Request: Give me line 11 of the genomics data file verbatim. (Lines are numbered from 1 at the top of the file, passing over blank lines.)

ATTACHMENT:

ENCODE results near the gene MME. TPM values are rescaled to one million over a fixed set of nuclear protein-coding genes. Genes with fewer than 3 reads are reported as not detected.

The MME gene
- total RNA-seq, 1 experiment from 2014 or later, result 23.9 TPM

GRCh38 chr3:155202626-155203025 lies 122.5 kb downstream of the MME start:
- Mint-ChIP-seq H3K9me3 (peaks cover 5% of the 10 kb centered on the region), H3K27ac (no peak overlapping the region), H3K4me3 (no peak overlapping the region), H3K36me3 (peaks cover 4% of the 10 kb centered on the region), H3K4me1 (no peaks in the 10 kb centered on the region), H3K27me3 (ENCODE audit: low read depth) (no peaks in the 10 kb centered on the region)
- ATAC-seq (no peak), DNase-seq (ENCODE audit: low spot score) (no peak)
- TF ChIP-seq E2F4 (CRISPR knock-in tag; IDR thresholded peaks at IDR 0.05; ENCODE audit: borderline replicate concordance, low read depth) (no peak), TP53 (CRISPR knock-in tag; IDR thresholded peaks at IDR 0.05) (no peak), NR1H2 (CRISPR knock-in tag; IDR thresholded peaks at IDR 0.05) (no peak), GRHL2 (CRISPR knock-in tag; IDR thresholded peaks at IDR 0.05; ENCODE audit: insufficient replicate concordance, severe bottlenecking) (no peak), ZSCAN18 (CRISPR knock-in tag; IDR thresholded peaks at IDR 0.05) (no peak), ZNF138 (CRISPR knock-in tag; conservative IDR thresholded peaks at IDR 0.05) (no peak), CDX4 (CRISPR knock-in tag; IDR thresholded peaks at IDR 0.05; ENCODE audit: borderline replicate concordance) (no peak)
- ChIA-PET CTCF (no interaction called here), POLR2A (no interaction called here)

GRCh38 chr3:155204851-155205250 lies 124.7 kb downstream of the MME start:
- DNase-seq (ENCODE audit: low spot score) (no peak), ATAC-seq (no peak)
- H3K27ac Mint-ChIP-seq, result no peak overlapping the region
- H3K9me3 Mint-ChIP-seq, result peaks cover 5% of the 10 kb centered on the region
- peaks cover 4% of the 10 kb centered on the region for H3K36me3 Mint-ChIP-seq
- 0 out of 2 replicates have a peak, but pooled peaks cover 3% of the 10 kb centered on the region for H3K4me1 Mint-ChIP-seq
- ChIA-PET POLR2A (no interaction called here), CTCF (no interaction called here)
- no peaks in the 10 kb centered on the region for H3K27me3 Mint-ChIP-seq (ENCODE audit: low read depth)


- H3K27ac Mint-ChIP-seq, result no peak overlapping the region